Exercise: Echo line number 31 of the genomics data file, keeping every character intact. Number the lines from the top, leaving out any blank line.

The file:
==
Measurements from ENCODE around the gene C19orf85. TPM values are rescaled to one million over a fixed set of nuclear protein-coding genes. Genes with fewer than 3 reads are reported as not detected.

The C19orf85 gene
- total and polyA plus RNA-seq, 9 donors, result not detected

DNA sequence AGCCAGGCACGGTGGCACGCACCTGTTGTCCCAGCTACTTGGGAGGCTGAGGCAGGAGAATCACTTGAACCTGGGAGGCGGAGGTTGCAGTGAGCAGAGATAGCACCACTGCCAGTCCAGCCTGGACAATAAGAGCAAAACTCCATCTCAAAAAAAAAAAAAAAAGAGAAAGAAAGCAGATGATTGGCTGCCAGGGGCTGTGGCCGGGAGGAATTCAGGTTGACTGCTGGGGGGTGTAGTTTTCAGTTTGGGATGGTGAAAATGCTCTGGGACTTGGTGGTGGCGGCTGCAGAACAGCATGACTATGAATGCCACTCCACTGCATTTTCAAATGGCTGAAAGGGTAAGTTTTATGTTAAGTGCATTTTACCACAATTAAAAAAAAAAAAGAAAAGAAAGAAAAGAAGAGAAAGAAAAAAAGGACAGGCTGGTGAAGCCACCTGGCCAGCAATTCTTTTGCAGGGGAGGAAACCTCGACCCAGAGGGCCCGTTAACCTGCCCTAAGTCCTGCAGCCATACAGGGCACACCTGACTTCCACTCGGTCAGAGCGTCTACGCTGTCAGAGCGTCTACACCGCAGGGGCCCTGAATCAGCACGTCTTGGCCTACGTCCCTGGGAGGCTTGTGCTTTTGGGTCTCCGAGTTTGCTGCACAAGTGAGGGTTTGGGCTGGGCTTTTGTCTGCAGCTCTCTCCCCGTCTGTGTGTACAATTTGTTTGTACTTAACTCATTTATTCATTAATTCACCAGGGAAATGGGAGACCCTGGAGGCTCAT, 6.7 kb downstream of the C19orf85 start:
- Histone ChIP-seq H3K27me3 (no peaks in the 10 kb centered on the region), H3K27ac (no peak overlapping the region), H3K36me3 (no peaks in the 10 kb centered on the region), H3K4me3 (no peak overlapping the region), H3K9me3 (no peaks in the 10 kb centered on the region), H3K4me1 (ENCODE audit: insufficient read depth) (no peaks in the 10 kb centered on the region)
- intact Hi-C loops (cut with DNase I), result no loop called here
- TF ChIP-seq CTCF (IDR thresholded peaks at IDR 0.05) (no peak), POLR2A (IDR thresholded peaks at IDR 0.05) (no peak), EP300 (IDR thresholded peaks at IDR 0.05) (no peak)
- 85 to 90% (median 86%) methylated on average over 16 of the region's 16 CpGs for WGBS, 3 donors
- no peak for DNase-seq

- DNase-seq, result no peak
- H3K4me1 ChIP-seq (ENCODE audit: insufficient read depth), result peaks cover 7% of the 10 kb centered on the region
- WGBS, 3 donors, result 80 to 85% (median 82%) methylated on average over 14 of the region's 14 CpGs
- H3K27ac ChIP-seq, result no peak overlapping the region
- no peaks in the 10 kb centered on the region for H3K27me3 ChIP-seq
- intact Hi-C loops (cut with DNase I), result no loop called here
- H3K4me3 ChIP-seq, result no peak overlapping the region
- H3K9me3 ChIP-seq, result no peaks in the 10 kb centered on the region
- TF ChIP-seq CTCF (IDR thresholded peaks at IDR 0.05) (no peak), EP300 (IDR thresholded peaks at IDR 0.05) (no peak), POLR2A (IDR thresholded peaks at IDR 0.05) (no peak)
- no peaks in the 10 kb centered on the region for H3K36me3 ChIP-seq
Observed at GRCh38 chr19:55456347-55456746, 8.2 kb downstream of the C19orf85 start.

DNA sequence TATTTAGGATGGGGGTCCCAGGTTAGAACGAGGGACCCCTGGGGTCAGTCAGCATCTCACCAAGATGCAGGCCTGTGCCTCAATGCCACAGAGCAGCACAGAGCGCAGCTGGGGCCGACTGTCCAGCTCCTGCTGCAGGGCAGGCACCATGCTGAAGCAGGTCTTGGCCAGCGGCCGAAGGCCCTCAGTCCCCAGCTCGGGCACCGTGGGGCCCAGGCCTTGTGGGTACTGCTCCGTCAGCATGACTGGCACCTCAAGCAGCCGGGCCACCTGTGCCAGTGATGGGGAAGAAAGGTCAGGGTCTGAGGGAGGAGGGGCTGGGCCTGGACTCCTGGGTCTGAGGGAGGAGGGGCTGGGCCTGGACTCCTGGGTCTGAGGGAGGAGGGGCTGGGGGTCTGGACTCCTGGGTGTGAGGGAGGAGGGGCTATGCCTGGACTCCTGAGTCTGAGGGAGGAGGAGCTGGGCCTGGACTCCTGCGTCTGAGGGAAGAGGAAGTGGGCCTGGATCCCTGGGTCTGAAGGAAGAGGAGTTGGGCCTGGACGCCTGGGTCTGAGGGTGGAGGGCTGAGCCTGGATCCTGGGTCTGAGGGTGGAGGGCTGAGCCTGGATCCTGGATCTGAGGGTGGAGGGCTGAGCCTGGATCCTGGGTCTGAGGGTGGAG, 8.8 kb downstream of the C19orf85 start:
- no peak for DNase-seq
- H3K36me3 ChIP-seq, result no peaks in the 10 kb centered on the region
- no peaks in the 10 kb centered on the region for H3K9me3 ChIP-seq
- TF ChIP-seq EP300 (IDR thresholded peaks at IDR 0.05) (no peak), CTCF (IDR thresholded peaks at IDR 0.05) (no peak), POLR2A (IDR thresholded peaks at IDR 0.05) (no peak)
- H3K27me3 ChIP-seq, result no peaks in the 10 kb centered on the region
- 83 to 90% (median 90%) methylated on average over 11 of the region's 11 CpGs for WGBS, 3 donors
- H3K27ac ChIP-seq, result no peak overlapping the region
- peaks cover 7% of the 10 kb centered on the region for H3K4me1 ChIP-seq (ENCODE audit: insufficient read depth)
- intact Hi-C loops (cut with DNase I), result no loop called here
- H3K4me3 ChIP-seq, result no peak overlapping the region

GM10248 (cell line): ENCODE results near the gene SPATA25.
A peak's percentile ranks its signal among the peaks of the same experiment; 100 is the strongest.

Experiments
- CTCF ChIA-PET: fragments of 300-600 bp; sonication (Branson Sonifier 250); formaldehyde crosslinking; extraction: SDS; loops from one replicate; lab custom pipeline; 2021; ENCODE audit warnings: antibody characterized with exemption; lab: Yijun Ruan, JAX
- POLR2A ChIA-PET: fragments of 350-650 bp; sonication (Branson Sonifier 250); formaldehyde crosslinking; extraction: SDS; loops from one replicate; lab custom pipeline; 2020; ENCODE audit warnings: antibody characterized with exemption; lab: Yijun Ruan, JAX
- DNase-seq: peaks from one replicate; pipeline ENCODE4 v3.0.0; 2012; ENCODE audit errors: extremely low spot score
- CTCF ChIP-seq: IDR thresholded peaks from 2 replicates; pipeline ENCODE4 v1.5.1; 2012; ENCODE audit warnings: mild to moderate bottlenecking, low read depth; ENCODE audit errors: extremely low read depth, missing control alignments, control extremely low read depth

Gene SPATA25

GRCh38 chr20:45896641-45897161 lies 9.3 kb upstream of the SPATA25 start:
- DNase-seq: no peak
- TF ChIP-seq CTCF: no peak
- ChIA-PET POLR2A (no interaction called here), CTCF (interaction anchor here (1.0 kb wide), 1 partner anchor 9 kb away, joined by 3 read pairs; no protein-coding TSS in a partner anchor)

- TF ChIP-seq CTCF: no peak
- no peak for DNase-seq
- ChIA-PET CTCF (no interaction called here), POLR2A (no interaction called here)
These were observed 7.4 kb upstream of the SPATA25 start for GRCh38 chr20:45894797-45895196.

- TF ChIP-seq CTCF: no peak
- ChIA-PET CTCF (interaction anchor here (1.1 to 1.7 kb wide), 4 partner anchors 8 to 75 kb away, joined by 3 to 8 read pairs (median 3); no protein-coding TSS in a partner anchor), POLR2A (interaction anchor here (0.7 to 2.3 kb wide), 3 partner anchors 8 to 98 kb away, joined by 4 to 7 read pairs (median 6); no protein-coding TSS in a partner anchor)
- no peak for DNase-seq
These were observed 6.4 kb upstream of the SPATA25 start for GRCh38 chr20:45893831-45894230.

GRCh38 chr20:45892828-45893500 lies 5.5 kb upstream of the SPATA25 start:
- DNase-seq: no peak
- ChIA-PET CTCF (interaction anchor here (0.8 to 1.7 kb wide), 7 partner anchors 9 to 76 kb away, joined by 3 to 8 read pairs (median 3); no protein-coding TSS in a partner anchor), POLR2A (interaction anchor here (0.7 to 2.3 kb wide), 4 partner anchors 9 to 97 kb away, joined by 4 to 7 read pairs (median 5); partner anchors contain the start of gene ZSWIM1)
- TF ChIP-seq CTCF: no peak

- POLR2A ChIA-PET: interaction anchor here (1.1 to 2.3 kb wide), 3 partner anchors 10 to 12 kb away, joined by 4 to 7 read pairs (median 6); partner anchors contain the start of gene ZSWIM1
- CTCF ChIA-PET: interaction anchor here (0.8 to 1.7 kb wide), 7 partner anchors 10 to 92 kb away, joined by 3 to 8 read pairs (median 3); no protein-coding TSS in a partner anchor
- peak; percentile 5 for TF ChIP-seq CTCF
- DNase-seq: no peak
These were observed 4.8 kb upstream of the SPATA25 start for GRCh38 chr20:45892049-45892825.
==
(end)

- H3K4me3 ChIP-seq, result no peak overlapping the region